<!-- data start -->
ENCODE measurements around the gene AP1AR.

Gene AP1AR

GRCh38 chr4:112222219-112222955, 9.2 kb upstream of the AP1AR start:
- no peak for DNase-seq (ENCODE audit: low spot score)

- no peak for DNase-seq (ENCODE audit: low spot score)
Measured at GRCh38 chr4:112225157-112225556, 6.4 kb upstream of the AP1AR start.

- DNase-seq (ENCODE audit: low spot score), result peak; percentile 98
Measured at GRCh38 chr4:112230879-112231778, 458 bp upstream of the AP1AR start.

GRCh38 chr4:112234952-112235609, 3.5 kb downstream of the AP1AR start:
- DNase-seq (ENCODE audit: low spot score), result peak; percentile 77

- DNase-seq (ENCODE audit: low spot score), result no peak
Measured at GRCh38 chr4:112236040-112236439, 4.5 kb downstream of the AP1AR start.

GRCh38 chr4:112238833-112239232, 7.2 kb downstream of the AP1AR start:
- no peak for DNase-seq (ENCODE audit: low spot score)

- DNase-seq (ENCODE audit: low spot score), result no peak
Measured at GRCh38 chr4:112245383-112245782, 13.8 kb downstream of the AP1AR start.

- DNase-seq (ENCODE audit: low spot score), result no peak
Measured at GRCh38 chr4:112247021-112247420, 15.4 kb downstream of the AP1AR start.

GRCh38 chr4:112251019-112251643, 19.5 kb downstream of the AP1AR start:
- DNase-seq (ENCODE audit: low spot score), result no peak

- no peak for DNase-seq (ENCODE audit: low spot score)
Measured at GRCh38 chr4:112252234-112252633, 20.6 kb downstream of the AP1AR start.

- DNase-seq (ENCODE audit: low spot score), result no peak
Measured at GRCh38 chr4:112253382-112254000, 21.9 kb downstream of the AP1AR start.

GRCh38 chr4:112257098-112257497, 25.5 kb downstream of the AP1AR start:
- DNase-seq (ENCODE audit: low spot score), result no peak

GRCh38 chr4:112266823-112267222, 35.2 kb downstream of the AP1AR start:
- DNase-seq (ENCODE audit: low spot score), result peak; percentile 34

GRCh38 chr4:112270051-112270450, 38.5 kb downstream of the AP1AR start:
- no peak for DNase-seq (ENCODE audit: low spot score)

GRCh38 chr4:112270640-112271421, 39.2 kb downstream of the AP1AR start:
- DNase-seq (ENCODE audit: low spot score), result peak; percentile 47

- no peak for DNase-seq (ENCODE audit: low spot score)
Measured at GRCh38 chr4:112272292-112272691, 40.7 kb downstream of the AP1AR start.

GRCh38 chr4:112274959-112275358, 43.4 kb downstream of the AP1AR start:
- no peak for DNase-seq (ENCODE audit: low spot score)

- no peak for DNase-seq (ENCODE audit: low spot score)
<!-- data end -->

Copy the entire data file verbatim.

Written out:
ENCODE measurements around the gene AP1AR.

Gene AP1AR

GRCh38 chr4:112222219-112222955, 9.2 kb upstream of the AP1AR start:
- no peak for DNase-seq (ENCODE audit: low spot score)

- no peak for DNase-seq (ENCODE audit: low spot score)
Measured at GRCh38 chr4:112225157-112225556, 6.4 kb upstream of the AP1AR start.

- DNase-seq (ENCODE audit: low spot score), result peak; percentile 98
Measured at GRCh38 chr4:112230879-112231778, 458 bp upstream of the AP1AR start.

GRCh38 chr4:112234952-112235609, 3.5 kb downstream of the AP1AR start:
- DNase-seq (ENCODE audit: low spot score), result peak; percentile 77

- DNase-seq (ENCODE audit: low spot score), result no peak
Measured at GRCh38 chr4:112236040-112236439, 4.5 kb downstream of the AP1AR start.

GRCh38 chr4:112238833-112239232, 7.2 kb downstream of the AP1AR start:
- no peak for DNase-seq (ENCODE audit: low spot score)

- DNase-seq (ENCODE audit: low spot score), result no peak
Measured at GRCh38 chr4:112245383-112245782, 13.8 kb downstream of the AP1AR start.

- DNase-seq (ENCODE audit: low spot score), result no peak
Measured at GRCh38 chr4:112247021-112247420, 15.4 kb downstream of the AP1AR start.

GRCh38 chr4:112251019-112251643, 19.5 kb downstream of the AP1AR start:
- DNase-seq (ENCODE audit: low spot score), result no peak

- no peak for DNase-seq (ENCODE audit: low spot score)
Measured at GRCh38 chr4:112252234-112252633, 20.6 kb downstream of the AP1AR start.

- DNase-seq (ENCODE audit: low spot score), result no peak
Measured at GRCh38 chr4:112253382-112254000, 21.9 kb downstream of the AP1AR start.

GRCh38 chr4:112257098-112257497, 25.5 kb downstream of the AP1AR start:
- DNase-seq (ENCODE audit: low spot score), result no peak

GRCh38 chr4:112266823-112267222, 35.2 kb downstream of the AP1AR start:
- DNase-seq (ENCODE audit: low spot score), result peak; percentile 34

GRCh38 chr4:112270051-112270450, 38.5 kb downstream of the AP1AR start:
- no peak for DNase-seq (ENCODE audit: low spot score)

GRCh38 chr4:112270640-112271421, 39.2 kb downstream of the AP1AR start:
- DNase-seq (ENCODE audit: low spot score), result peak; percentile 47

- no peak for DNase-seq (ENCODE audit: low spot score)
Measured at GRCh38 chr4:112272292-112272691, 40.7 kb downstream of the AP1AR start.

GRCh38 chr4:112274959-112275358, 43.4 kb downstream of the AP1AR start:
- no peak for DNase-seq (ENCODE audit: low spot score)

- no peak for DNase-seq (ENCODE audit: low spot score)